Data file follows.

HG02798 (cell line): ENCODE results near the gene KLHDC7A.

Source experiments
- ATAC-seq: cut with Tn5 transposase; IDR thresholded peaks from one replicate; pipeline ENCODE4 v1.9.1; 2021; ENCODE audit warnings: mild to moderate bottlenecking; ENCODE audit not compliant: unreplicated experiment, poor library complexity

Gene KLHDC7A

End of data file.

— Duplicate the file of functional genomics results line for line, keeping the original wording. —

HG02798 (cell line): ENCODE results near the gene KLHDC7A.

Source experiments
- ATAC-seq: cut with Tn5 transposase; IDR thresholded peaks from one replicate; pipeline ENCODE4 v1.9.1; 2021; ENCODE audit warnings: mild to moderate bottlenecking; ENCODE audit not compliant: unreplicated experiment, poor library complexity

Gene KLHDC7A